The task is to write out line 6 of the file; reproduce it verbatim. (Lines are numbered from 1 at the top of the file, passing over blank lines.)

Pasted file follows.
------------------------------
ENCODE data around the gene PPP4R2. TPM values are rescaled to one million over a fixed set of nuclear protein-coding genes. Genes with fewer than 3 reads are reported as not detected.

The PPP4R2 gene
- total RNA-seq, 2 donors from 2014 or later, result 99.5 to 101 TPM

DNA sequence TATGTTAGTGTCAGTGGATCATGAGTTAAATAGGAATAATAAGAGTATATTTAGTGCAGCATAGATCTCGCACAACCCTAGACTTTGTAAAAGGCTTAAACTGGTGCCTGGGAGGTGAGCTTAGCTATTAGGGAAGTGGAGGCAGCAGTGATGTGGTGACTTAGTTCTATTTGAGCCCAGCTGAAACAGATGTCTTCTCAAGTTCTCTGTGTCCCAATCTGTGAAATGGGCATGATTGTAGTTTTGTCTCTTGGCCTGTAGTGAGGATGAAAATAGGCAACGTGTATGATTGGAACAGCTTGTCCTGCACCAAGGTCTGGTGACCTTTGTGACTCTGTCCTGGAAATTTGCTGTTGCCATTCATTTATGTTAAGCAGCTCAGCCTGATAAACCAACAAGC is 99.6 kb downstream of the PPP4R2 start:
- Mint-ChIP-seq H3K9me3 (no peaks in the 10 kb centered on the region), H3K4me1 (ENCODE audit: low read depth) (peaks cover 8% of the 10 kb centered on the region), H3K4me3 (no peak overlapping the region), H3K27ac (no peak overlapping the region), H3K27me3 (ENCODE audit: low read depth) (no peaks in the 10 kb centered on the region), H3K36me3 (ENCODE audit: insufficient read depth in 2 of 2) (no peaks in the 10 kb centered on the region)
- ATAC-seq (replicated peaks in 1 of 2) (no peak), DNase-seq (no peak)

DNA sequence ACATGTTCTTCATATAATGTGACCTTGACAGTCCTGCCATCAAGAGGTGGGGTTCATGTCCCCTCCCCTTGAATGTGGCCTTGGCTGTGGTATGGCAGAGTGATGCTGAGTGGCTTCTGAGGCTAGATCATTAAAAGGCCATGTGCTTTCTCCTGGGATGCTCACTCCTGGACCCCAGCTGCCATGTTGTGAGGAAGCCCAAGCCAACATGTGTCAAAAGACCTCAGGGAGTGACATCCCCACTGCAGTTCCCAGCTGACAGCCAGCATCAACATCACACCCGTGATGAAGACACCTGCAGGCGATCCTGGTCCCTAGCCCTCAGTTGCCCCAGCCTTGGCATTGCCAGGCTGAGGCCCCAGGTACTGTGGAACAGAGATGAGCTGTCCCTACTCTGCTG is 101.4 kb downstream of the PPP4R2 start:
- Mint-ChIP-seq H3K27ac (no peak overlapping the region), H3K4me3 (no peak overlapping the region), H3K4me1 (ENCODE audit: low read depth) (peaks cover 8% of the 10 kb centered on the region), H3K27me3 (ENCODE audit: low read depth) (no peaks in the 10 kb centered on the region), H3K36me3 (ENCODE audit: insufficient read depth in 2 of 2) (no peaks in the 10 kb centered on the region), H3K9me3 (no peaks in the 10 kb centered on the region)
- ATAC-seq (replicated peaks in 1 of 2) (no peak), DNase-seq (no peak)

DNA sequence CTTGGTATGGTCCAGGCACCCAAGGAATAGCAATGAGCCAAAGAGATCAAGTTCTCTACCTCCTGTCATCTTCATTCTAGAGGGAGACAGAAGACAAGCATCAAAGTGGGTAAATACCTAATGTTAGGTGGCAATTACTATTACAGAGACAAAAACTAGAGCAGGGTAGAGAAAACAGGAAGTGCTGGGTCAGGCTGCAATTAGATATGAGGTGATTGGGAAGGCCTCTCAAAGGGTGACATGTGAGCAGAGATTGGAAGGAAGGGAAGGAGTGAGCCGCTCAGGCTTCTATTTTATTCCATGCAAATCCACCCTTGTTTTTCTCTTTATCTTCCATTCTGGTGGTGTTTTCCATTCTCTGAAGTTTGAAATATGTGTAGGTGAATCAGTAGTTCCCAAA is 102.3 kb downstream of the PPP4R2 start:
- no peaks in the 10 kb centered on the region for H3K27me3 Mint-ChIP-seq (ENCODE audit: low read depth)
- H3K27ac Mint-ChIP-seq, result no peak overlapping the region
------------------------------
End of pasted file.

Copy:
- ATAC-seq (replicated peaks in 1 of 2) (no peak), DNase-seq (no peak)